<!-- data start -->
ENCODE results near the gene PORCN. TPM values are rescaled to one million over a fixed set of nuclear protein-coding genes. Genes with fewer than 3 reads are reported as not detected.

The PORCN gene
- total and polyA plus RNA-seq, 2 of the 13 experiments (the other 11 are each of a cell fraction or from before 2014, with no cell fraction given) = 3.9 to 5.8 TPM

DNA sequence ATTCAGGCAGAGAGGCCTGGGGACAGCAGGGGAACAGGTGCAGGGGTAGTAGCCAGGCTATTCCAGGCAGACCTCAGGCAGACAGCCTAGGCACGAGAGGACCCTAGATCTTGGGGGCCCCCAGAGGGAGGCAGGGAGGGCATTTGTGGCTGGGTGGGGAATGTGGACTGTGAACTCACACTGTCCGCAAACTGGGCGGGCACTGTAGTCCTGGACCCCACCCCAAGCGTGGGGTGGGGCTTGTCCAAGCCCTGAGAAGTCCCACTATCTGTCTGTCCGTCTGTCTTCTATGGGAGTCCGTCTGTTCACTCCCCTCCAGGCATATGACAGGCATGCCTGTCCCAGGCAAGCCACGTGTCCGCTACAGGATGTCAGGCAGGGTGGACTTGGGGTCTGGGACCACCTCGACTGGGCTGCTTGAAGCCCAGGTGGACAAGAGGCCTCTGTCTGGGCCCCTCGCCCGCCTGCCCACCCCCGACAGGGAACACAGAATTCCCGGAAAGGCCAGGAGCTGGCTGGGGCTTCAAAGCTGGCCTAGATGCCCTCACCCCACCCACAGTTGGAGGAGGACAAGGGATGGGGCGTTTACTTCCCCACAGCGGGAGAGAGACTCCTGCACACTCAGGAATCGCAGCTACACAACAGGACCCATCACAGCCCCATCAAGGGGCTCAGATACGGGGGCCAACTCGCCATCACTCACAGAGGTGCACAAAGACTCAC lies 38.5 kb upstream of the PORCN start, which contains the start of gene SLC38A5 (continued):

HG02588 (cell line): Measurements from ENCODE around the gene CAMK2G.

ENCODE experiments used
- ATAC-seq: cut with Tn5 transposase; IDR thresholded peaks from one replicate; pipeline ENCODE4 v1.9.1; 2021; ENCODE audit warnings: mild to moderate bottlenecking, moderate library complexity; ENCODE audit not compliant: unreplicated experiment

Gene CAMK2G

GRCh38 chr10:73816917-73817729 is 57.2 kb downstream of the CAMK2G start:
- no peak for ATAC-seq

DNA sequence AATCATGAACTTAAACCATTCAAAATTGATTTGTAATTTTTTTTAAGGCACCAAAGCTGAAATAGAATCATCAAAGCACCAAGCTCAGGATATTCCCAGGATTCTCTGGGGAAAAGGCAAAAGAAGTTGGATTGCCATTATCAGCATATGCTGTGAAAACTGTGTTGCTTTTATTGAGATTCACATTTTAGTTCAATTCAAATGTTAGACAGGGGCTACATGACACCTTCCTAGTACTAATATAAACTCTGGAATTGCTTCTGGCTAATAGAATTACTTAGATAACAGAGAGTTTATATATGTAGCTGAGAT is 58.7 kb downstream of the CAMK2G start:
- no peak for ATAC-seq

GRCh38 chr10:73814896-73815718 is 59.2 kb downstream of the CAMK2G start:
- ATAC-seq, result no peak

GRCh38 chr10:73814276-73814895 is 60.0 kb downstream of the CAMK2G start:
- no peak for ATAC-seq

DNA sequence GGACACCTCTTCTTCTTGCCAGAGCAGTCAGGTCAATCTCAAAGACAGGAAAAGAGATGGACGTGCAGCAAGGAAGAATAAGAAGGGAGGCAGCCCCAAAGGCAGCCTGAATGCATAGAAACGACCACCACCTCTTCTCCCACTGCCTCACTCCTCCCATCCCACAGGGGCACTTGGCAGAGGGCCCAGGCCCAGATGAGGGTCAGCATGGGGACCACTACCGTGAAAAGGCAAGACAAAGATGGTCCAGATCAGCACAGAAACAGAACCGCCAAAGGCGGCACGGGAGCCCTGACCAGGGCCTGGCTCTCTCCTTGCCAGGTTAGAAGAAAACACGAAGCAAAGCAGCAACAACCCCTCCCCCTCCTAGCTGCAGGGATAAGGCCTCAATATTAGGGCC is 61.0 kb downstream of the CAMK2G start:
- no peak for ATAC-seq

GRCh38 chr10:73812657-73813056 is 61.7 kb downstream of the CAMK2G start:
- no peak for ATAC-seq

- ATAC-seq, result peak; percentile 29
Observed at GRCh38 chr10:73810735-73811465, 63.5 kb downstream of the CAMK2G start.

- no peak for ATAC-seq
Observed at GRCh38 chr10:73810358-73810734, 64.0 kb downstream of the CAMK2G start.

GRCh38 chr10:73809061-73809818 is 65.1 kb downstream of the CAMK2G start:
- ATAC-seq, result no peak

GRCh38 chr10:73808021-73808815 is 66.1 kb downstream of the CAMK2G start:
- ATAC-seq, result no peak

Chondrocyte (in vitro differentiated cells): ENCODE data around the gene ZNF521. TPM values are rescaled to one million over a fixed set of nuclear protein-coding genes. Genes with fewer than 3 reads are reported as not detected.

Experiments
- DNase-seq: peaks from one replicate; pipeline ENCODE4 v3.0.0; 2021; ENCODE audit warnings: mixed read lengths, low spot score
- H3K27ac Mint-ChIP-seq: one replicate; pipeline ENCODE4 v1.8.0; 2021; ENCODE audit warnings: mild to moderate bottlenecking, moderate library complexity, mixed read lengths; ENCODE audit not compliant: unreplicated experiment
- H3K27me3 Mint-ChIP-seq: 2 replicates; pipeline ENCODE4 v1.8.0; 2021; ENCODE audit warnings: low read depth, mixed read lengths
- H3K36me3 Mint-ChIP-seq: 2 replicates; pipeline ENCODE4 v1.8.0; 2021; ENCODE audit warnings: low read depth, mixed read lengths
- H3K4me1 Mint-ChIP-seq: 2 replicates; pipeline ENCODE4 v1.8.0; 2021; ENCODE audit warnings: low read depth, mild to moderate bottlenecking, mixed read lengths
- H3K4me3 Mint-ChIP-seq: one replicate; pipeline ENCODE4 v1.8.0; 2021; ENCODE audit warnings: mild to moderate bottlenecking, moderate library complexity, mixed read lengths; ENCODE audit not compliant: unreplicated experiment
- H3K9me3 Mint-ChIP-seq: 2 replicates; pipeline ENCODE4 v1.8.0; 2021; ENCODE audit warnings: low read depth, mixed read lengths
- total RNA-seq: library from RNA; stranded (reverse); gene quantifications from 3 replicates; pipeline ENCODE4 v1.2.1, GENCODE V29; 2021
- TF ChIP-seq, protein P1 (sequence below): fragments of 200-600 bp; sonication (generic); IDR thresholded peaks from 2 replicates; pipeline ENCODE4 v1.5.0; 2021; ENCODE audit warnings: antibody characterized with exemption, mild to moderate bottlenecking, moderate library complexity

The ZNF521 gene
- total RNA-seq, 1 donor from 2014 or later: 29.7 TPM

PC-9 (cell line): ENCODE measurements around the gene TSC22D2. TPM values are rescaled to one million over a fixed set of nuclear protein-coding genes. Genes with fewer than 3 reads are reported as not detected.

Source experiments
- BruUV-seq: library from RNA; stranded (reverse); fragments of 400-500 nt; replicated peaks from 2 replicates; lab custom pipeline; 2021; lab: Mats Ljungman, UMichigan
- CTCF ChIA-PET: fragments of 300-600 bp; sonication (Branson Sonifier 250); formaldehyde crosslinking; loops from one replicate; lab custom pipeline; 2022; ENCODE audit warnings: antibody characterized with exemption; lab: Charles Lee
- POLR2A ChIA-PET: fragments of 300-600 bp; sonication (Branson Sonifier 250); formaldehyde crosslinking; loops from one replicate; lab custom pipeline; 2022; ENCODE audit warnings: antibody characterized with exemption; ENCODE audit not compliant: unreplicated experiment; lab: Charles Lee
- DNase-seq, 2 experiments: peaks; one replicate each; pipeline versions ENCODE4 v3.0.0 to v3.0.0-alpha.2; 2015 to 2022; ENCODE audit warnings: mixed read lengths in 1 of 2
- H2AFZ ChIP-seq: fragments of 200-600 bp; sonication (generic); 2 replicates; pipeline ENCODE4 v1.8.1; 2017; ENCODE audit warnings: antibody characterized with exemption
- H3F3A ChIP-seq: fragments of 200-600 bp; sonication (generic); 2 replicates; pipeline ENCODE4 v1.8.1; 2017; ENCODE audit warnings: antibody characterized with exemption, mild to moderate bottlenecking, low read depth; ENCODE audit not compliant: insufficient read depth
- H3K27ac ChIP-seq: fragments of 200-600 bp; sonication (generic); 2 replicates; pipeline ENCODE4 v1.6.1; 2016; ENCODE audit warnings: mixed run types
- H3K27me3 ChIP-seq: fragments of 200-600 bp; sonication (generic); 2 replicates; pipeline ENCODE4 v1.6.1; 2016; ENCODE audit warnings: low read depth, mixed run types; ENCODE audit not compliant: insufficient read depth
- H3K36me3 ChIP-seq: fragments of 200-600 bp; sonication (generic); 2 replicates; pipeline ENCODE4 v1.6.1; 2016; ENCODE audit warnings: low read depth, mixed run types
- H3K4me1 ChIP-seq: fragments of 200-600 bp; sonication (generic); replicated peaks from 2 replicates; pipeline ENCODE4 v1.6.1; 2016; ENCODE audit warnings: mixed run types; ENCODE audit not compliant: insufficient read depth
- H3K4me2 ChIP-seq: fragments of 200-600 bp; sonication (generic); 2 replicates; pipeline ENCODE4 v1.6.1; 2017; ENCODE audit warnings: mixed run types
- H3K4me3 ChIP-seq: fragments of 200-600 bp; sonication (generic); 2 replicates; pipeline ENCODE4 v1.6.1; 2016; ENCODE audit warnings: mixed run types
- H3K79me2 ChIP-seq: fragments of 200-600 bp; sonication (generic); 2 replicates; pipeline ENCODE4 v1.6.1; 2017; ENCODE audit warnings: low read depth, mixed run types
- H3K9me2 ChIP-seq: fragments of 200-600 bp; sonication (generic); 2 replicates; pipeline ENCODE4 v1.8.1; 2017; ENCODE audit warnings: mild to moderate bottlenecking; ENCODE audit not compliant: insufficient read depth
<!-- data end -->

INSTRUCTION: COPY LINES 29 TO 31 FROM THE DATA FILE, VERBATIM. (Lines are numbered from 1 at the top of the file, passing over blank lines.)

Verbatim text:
Chondrocyte (in vitro differentiated cells): ENCODE data around the gene ZNF521. TPM values are rescaled to one million over a fixed set of nuclear protein-coding genes. Genes with fewer than 3 reads are reported as not detected.

Experiments
- DNase-seq: peaks from one replicate; pipeline ENCODE4 v3.0.0; 2021; ENCODE audit warnings: mixed read lengths, low spot score